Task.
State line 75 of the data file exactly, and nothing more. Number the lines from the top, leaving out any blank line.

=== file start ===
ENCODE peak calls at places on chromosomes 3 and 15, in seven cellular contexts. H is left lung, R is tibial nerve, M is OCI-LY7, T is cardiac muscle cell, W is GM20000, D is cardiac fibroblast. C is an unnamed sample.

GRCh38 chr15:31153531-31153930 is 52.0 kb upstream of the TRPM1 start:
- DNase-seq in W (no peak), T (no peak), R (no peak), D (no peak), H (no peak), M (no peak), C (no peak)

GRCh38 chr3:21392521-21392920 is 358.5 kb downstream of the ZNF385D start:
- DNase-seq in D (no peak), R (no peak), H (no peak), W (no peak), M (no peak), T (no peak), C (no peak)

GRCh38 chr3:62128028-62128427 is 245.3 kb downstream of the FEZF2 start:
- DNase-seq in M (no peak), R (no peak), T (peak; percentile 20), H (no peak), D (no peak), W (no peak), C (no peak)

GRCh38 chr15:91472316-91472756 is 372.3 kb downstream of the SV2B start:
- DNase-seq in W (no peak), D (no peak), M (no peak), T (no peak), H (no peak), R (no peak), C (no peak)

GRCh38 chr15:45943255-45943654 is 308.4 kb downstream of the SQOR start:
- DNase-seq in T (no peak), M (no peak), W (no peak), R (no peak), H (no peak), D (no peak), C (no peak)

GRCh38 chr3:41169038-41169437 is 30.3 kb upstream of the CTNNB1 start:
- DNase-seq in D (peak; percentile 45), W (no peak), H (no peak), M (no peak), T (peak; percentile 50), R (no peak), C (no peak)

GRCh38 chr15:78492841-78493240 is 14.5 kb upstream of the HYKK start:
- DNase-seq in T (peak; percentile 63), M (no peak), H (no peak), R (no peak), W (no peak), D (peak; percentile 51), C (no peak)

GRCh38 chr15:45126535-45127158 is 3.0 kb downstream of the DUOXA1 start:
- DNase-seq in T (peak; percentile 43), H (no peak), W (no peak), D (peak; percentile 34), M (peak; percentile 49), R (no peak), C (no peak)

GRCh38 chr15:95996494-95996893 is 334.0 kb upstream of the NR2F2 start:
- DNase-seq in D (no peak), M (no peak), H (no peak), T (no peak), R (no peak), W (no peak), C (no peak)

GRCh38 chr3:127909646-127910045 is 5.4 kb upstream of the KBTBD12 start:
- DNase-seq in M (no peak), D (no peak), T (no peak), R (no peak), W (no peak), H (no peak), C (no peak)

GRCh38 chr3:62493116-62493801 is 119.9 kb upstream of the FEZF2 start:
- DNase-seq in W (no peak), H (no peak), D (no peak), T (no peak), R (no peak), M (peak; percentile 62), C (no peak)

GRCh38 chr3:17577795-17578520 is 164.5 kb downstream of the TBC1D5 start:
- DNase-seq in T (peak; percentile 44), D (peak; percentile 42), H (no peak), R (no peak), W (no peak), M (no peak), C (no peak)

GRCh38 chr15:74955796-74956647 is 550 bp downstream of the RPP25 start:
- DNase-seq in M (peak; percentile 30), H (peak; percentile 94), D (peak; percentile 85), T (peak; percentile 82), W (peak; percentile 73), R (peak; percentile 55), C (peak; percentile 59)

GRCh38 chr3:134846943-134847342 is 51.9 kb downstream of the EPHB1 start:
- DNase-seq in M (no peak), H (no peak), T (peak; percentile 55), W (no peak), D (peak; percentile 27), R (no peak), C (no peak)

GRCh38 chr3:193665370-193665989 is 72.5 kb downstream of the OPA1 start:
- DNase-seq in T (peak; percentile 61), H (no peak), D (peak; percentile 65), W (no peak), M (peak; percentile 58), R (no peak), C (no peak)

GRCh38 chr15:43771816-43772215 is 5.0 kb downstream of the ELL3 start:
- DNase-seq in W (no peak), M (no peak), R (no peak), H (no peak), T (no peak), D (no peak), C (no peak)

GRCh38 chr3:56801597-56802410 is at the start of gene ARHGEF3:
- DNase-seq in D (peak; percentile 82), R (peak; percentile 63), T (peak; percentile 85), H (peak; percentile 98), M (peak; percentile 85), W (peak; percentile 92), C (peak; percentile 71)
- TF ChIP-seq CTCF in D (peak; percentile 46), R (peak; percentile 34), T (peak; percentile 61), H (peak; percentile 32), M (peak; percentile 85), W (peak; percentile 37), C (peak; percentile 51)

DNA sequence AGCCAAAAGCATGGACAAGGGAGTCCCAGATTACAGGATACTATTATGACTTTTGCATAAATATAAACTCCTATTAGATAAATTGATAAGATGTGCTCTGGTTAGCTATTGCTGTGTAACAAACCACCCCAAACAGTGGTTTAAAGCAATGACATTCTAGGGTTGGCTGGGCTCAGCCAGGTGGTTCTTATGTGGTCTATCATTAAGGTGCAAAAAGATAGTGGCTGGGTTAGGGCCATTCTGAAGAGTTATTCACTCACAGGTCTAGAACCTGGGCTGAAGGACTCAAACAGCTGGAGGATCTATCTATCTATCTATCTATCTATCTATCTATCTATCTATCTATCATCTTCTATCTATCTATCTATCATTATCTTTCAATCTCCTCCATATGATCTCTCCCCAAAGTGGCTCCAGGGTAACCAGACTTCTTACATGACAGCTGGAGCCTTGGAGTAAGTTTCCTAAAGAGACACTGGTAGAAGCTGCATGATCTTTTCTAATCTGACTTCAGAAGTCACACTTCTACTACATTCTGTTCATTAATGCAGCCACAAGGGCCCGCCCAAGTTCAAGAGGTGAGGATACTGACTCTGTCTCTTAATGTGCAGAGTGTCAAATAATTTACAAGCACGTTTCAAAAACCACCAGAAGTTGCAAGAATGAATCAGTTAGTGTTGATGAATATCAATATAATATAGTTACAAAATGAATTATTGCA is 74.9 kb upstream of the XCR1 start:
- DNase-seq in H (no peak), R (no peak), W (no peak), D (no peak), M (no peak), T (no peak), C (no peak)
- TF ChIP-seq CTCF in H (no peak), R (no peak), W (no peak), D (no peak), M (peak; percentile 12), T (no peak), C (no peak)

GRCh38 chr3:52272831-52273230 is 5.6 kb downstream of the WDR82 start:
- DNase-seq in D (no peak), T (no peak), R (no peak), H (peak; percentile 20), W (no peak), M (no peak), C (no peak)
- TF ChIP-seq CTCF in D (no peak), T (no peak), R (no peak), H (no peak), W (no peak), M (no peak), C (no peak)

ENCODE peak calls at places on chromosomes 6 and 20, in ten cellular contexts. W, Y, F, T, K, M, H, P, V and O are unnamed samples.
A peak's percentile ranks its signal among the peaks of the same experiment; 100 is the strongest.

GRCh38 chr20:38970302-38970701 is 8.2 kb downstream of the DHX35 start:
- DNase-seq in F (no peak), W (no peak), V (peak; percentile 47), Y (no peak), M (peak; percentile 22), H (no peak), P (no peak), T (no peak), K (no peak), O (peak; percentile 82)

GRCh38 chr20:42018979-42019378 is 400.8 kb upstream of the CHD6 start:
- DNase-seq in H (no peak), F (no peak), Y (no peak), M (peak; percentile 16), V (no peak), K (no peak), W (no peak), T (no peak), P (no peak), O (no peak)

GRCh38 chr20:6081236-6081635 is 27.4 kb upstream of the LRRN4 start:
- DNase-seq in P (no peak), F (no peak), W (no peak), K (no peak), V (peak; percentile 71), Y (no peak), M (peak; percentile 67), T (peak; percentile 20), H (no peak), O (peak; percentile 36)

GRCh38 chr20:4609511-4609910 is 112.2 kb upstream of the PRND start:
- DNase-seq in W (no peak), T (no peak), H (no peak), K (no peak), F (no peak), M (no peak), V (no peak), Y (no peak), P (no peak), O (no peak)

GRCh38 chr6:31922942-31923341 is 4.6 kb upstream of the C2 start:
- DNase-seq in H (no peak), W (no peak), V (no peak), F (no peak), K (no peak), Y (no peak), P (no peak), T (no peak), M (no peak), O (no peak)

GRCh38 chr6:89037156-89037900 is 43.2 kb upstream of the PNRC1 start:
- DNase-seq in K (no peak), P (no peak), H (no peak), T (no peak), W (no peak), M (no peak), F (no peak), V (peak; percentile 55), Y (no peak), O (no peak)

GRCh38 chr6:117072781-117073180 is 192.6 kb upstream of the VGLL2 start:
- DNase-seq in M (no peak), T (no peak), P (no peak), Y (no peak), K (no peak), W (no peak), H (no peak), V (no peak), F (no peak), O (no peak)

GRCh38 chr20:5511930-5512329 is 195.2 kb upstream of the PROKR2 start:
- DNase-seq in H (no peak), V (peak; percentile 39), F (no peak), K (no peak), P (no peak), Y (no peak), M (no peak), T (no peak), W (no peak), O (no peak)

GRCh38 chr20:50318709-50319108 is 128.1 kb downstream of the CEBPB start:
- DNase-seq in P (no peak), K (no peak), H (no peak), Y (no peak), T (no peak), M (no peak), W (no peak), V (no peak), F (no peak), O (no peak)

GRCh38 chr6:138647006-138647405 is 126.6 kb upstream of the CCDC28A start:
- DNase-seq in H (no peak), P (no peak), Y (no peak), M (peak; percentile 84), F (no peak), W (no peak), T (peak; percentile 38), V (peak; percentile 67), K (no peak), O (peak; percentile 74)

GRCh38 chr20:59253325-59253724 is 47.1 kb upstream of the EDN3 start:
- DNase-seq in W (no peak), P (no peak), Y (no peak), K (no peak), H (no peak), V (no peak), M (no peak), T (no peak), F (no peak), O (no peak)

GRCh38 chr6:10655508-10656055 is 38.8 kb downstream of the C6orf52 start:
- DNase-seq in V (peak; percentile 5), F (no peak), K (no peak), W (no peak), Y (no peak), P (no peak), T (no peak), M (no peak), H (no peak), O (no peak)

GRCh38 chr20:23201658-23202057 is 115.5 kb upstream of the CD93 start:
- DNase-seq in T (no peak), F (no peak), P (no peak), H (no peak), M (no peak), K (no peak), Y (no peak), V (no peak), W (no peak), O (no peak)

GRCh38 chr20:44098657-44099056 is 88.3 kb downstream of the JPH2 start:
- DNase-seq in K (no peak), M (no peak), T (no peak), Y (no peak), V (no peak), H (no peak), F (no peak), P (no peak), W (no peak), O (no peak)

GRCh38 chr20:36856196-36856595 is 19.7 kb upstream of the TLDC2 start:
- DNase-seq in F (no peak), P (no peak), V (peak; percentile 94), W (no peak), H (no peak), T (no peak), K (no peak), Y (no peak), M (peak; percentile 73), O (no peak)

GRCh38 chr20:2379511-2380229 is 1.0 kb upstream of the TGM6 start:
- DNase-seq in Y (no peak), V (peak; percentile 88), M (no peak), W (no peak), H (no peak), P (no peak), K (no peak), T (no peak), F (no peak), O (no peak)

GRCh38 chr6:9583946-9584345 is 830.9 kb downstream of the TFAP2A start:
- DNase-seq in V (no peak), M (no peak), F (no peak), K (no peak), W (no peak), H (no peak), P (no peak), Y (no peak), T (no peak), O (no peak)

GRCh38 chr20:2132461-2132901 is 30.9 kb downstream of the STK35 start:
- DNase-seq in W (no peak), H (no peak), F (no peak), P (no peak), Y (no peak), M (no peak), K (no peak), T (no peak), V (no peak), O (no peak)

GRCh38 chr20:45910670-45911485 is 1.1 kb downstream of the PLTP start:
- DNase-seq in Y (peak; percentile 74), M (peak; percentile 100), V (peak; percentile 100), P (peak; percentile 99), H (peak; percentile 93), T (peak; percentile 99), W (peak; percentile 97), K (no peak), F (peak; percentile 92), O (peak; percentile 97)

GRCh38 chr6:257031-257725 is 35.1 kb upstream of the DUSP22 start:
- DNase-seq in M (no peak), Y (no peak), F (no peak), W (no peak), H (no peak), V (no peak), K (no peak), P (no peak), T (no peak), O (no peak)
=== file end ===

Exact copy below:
GRCh38 chr20:2379511-2380229 is 1.0 kb upstream of the TGM6 start: